To focus on the two skis you tried first, the Legend uses quite a bit of early taper in the tips and tails, while the Temptation 88 HD has really wide tips and tails. My guess is you were responding to the differences in shape. Did the Legend feel easier to turn and easier to maneuver? I expect it did. Because of that, I think it makes sense to look towards all mountain skis that use a good amount of rocker and early taper. The Secret, Wild Joy, and Vantage 90 Ti have shapes that are more similar to the Temptation you tried, rather than the Legend. In the ~90 mm all mountain category, I think something like the Legend W 88, K2 Alluvit 88 Ti, or the new Experience 88 Ti would make more sense for you. These skis are also going to be easier in powder and trees than the skis with wider tips and tails, and considering that's a focus for you, it re-affirms my thoughts.

          Does that make sense to you?

          For length, yes, I do think you could size up, especially because these skis use fairly long rocker. Don't be afraid of going up to the 170 cm range, or even low 170 cm range in these skis.

          Hope that helps!


  9. Hi-
    I'm a level 7 skier in my 40s, looking to move to an all-mountain ski. I come from the Northeast, now live in CA and have been skiing the resorts at Tahoe. I'm most comfortable carving on the frontside (and have young kids who will probably be skiing there for the next couple yrs, so I want to be realistic about where I'll be) BUT I've been enjoying getting into some powder and dream of venturing into the trees... Used to ski K2 Axis X; recently borrowed Dynastar Legend 84s, which I loved; also tried the Temptation 88 HD, which I didn't like as much (not sure why?). I'd like something that will give me the same control on hardpack and ability to carve fast, tight turns as the narrower skis but will also allow me to (hopefully) move into more variable terrain, including moguls. I've been considering the Volkl Secret, the Wild Joy, and the Atomic Vantage 90 Ti. Any thoughts?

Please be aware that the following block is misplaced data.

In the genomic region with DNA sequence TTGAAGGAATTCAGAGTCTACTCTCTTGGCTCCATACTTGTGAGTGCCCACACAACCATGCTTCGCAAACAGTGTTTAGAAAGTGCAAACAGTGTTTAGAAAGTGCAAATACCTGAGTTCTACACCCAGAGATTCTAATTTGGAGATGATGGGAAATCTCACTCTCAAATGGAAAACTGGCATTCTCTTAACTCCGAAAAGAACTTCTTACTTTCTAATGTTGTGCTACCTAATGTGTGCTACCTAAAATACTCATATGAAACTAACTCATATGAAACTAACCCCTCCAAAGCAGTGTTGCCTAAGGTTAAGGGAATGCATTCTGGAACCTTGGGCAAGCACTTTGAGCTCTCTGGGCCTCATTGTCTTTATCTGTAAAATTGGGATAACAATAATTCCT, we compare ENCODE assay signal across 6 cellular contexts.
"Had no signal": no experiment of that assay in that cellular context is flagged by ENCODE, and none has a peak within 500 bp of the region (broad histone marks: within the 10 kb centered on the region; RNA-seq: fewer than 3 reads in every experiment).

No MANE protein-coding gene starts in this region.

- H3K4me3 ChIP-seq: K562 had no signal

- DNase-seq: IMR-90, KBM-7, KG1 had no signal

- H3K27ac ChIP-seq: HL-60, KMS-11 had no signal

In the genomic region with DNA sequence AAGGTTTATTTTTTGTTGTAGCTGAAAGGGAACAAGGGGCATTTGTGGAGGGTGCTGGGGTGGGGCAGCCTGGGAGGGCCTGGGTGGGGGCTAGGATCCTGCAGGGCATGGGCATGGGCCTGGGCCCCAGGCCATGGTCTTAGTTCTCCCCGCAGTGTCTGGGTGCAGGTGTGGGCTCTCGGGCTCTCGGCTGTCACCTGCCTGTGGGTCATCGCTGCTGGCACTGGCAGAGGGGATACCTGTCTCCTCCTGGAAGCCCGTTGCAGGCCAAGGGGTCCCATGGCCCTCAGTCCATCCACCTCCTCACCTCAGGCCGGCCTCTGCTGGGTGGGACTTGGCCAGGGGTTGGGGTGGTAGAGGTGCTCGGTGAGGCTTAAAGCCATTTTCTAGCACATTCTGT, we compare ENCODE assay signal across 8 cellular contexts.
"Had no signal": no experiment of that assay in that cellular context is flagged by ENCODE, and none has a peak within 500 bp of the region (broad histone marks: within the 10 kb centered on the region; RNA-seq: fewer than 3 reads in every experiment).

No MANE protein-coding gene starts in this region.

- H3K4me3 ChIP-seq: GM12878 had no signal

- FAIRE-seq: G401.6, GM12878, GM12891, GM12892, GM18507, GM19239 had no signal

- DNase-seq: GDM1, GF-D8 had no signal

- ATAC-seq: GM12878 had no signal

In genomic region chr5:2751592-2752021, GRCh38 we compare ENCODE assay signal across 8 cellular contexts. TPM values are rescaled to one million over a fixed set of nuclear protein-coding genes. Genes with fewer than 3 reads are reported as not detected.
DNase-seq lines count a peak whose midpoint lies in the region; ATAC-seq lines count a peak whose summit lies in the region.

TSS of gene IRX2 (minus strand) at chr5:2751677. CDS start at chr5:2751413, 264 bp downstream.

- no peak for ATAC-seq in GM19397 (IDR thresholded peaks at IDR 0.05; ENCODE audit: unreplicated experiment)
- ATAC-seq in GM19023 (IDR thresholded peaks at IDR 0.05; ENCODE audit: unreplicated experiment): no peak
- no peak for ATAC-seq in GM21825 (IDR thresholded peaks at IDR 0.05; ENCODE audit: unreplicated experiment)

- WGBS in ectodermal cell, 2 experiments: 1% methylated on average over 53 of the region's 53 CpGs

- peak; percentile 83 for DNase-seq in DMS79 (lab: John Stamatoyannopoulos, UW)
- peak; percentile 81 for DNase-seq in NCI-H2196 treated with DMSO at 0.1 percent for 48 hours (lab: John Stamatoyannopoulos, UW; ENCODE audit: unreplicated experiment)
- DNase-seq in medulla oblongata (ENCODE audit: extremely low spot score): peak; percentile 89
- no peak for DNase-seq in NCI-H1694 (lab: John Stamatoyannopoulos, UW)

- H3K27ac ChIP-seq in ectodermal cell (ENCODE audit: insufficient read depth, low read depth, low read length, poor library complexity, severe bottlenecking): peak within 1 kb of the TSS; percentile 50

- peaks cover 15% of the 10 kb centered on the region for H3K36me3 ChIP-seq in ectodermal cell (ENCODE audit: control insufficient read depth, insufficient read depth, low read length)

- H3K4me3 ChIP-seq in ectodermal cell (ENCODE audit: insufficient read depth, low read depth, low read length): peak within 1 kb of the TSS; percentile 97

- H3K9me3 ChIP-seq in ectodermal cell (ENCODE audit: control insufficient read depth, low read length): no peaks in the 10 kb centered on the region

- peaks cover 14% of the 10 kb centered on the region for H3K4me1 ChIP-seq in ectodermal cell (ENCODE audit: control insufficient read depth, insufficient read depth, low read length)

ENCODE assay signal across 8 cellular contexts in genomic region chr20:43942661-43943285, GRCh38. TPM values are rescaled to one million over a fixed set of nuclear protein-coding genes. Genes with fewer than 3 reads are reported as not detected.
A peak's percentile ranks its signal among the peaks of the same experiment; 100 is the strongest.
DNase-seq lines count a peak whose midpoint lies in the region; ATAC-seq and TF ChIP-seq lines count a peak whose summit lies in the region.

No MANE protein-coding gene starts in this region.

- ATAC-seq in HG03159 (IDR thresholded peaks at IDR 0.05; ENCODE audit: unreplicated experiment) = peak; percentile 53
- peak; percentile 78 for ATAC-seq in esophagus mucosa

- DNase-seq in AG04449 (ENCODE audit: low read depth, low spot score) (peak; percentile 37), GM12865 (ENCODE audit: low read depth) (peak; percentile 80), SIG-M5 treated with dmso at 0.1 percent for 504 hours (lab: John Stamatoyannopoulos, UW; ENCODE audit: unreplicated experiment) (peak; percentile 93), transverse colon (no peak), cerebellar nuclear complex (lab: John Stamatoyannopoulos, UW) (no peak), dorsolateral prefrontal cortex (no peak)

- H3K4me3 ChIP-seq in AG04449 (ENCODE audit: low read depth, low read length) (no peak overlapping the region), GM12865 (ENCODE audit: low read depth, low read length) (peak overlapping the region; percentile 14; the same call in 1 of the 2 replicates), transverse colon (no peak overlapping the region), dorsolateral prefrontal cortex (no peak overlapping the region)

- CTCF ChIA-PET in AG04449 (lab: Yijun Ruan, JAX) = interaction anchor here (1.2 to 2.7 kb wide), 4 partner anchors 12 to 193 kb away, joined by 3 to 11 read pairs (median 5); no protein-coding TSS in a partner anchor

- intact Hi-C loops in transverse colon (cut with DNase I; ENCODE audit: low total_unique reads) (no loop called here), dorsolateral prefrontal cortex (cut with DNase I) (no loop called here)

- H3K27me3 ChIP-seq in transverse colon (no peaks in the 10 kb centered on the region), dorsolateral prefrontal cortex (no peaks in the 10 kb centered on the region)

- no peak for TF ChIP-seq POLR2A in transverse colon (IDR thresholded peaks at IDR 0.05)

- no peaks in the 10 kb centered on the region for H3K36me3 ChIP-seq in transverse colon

Oh, and also wondering if I should size up, length-wise, if I move to a wider ski. I'm 5' 11" and 140 lbs; my last skis were 163.
    Thank you!

  10. I live in the Pacific NW so snow conditions very from hard pack groomers to powder (but typically on the heavier side). I ski groomers with my kids but enjoy the open bowls, moguls and trees too. Been skiing for 40 years and consider myself advanced and can be aggressive in moguls. Demo'd Black Pearl 88 (166) and Salomon QST Lux 92 (161) today. Black pearls were great on groomers but felt too long in deep moguls and trees. Lux were slightly heavier which didn't bother me and did well in the steeper trees and moguls. I think going to 169 would be too long for me. Also looking at Santa Ana 93 which I have not tried yet. Looking for suggestions.

  11. Hey! I have been venturing out into powder and off piste more this season and am trying to decide between the Santa Ana's and the Secret. I would still like a Ski that does well on groomed runs as well though.

  12. I loved the Volkl Secret but found them to be very noisy. I mainly ski in the Northeast. What is a comparable ski to demo next?

    1. Hi Heather!
      If you liked the QST 92 in the 161, I wouldn't try to talk you into the longer length. The Santa Ana is a stiffer ski, but is still quite maneuverable and fairly light for how stable it is. Also check out the Blizzard Sheeva 9 for an in the middle comparison of BP 88 and Santa Ana 93. Hope that helps!

      1. Hi Sabrina!
        The Santa Ana is a bit more playful while the Secret is a stronger carver. Overall, you'll find a lot more similarities than differences between the two models. The Santa Ana has longer tip and tail rocker, so is better suited for fresh and soft snow, so if that's your preferred terrain/snow conditions, I'd go that route. Have fun!

  13. Hello! I'm heavily torn on buying the Blizzard Black Pearl 88s and the Blizzard Sheeva 9s. The Sheeva seems like a happy medium between the BP 88 and 98, while also being bit more playful and easier to turn on moguls. I'm struggling with length differential - I would normally ride 159/160 - and then Sheeva options are only 157/164, whereas the BPs come in the size range I'm used to. Recommendations??